In summary, since only two of the six series of preoperative radiation therapy have reported local failure rates, it is difficult to draw firm conclusions regarding the influence of this therapy on local control. Two series have reported an improvement in survival; in one of these studies, half of the patients received chemotherapy, and the other series did not perform a statistical analysis. Four of the six series found no advantage of preoperative radiation with respect to overall survival. Nonrandomized trials from Yadava et al and Sugimachi and associates also report no survival benefit.
Thus, based on the available randomized, albeit limited, trials, preoperative radiation therapy does not appear to significantly decrease local failure or improve survival.
Postoperative Radiation Therapy
Nonrandomized trials have reported encouraging results with postoperative radiation therapy. For example, in a study by Kasai et al, patients with lymph nodenegative disease had a 5-year survival rate of 88%. Yamamoto et al reported a 2-year local control rate of 94% in node-positive patients.
Only two randomized trials have been published that were limited to patients treated in the adjuvant setting. Teniere and colleagues reported 221 patients with squamous cell esophageal carcinoma randomized to surgery alone or surgery plus postoperative radiation therapy (4,500 to 5,500 cGy at 180 cGy/fraction). With a minimum follow-up of 3 years, postoperative radiation had no significant impact on survival.
The second randomized trial, by Fok et al, included patients with squamous cell carcinoma and adenocarcinoma. It should be emphasized that patients with both curative and palliative resections were included in this series. Although the total dose of radiation was conventional, the dose per fraction (350 cGy/fraction) was not. The addition of postoperative radiation therapy did not significantly decrease local or distant failure or improve median survival.
Postoperative radiation therapy is sometimes recommended for patients with positive locoregional lymph nodes. Although the data from Teniere et al support the use of postoperative radiation therapy for decreasing local failure, the benefit was limited to patients with negative lymph nodes. In this subset of patients, postoperative radiation therapy decreased the local failure rate from 35% to 10%. There was no significant effect of postoperative radiation in patients with positive nodes.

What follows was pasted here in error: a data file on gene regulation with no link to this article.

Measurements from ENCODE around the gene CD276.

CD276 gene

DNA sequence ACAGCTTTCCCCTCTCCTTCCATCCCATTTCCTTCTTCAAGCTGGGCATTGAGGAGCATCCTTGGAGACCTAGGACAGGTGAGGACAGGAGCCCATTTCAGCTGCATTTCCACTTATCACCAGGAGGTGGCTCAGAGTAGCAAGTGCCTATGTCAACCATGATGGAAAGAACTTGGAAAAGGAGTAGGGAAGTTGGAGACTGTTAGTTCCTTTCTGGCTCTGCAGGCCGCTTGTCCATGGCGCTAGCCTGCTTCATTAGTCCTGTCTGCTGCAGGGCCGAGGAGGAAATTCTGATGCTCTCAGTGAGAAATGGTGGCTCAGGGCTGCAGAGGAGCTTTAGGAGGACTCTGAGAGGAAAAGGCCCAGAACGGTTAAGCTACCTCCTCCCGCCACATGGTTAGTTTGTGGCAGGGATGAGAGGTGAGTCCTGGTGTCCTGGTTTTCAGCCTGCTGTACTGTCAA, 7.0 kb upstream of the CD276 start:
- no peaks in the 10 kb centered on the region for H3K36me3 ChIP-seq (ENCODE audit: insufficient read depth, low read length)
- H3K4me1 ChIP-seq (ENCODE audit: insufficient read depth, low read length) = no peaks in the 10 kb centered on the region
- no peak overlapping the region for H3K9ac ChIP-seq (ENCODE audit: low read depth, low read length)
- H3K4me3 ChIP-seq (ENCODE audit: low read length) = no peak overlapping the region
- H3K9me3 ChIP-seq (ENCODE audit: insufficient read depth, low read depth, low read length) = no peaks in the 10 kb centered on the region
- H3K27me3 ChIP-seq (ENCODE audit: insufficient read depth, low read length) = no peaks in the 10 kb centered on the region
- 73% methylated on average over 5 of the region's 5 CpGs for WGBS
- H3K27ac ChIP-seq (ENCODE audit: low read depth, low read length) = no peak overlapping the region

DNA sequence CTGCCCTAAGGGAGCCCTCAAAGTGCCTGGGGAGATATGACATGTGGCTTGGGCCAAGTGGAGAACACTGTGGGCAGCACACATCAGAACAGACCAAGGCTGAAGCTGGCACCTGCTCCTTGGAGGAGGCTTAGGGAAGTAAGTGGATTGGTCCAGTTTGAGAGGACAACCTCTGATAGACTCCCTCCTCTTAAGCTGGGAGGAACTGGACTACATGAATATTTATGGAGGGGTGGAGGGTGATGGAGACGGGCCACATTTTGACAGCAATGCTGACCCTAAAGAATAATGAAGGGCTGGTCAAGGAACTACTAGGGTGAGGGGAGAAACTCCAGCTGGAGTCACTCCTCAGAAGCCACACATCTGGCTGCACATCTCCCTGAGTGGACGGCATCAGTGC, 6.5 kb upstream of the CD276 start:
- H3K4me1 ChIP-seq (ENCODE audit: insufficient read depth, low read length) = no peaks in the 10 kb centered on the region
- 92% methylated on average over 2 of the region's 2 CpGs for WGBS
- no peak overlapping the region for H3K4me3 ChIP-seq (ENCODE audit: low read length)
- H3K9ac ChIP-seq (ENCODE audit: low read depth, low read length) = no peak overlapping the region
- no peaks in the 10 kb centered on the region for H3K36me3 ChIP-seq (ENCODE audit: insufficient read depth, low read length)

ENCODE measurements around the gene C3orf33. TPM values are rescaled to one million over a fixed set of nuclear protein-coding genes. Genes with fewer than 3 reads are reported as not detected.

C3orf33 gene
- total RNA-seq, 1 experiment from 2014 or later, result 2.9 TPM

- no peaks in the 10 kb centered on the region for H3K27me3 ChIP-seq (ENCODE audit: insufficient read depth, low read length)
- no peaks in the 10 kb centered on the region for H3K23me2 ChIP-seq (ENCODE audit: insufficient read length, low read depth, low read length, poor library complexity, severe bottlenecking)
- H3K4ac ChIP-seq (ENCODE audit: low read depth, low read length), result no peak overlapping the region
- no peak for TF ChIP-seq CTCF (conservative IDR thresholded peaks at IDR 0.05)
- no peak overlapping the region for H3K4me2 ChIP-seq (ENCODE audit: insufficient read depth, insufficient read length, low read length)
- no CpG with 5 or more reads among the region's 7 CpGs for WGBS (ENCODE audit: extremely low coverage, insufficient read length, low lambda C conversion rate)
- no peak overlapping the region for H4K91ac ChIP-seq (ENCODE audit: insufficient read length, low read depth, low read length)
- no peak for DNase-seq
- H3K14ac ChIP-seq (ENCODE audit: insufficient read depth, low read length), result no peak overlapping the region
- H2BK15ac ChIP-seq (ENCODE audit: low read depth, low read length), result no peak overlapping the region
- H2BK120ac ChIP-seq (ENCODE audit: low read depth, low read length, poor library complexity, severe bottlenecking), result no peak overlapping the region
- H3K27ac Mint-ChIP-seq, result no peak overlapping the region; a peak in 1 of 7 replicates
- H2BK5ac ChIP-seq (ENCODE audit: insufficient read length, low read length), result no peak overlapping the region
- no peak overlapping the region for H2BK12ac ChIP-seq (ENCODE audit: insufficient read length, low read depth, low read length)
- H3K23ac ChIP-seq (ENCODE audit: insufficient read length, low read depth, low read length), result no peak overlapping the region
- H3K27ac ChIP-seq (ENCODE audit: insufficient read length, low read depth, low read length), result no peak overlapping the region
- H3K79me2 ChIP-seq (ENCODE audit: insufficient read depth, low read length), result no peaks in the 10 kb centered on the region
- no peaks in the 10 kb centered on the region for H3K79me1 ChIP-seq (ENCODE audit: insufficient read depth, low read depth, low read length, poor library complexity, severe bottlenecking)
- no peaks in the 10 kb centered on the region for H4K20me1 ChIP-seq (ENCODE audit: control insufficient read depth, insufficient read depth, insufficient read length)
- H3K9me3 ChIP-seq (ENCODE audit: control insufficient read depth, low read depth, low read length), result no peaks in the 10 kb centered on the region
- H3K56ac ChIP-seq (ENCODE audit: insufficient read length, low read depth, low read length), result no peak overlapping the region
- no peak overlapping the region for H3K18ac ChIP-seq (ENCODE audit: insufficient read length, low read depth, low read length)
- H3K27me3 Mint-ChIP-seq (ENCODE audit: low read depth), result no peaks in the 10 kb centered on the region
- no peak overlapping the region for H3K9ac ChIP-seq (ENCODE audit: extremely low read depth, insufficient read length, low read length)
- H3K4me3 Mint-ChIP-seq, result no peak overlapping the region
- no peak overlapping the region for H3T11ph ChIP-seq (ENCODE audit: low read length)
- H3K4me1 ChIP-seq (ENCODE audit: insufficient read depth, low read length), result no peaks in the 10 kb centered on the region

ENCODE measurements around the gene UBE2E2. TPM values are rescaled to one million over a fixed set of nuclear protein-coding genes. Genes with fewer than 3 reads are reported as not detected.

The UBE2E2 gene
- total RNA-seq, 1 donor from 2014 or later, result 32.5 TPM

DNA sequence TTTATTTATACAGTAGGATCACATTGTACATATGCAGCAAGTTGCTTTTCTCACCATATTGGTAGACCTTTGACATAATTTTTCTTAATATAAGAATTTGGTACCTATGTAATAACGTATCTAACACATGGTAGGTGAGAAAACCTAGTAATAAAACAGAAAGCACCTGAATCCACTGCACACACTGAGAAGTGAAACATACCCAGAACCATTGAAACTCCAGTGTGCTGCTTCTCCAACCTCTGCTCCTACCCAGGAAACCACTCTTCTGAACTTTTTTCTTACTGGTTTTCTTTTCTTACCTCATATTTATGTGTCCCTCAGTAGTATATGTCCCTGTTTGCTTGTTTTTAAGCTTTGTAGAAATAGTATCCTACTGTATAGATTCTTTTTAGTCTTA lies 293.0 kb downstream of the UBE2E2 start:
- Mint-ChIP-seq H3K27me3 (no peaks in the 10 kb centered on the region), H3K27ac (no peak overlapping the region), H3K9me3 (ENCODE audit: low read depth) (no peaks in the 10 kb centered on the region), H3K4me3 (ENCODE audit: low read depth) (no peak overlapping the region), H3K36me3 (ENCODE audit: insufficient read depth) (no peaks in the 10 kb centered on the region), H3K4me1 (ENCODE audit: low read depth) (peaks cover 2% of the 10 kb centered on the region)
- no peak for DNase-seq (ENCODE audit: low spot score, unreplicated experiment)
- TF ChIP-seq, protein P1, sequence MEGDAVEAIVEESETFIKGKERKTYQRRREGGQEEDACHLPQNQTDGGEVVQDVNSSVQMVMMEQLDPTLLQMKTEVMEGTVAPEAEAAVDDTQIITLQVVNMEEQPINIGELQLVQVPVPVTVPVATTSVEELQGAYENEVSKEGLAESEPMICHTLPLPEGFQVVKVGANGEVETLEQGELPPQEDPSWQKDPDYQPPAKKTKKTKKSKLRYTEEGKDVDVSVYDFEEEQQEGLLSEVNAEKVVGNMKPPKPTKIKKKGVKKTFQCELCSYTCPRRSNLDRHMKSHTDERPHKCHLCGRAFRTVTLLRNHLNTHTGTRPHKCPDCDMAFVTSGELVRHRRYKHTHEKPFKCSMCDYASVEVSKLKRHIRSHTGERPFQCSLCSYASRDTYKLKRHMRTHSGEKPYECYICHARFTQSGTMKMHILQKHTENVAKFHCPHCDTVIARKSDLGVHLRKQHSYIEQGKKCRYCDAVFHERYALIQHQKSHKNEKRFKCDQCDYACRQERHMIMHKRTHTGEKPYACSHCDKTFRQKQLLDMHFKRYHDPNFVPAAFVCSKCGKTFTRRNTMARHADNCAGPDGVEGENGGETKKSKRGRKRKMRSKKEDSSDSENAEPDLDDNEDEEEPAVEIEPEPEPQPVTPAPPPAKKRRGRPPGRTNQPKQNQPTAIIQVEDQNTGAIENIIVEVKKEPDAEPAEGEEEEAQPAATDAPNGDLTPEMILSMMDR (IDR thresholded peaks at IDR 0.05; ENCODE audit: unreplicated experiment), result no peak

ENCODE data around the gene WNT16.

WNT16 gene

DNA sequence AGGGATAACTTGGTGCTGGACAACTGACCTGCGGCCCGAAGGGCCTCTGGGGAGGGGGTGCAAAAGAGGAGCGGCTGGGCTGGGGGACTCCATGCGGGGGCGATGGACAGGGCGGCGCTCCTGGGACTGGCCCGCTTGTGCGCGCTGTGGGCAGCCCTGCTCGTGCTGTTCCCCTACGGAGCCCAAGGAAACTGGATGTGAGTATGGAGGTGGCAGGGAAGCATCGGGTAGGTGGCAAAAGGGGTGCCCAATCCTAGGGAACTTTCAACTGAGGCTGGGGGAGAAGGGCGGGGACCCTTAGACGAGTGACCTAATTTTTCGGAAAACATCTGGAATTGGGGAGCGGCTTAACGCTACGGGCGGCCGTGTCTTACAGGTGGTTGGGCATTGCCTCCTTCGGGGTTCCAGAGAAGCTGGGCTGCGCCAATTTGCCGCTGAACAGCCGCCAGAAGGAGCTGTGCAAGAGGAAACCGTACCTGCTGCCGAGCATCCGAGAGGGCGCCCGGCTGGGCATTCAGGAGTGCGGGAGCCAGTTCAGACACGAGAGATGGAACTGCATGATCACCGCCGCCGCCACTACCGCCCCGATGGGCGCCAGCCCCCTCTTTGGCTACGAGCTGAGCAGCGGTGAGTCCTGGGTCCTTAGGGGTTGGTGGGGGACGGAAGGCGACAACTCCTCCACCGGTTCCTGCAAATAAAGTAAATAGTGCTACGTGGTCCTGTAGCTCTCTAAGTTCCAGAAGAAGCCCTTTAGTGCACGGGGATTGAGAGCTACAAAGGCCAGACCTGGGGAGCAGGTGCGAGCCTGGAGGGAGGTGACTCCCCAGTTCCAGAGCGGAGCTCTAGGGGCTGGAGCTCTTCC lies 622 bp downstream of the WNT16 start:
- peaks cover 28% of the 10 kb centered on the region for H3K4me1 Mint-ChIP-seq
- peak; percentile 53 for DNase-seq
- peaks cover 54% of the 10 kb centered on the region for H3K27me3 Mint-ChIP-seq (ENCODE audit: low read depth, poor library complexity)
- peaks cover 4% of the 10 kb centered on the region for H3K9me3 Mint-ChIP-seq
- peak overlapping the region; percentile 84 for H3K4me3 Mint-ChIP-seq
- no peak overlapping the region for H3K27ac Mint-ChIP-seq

In summary, although the limited available data suggest that adjuvant postoperative radiation therapy may decrease local failure in node-negative patients, it has no impact on overall survival. The only established role for postoperative radiation therapy is in patients with positive margins. In patients selected for treatment with postoperative radiation, based on the positive survival results from combined-modality therapy trials, such as Radiation Therapy Oncology Group (RTOG) 85-01, it is reasonable to combine systemic chemotherapy with radiation.[5,6]
Given the advantage in local control and survival when systemic chemotherapy is added to radiation therapy, two randomized trials were designed to examine the role of preoperative chemotherapy compared with surgery alone in patients with clinically resectable disease. In the Dutch trial, patients who received two cycles of preoperative cisplatin(Drug information on cisplatin) and etoposide(Drug information on etoposide) experienced a significant increase in median survival over those treated with surgery alone (19 vs 11 months; P = .002).
These results contrasted with those of the INT 0113 trial (RTOG 89-11), which randomized patients who underwent an R0 resection to receive two cycles of preoperative fluorouracil(Drug information on fluorouracil) (5-FU)/cisplatin or surgery alone. This trial found no differences between the two groups with respect to median survival (15 vs 16 months), overall survival at 2 years (35% vs 37%) or 5 years (20% vs 20%), incidence of postoperative death (7% vs 6%), or local failure (32% vs 31%).
In summary, preoperative chemotherapy as delivered in the above randomized trials, shows no survival benefit. At present, therefore, preoperative chemotherapy remains investigational.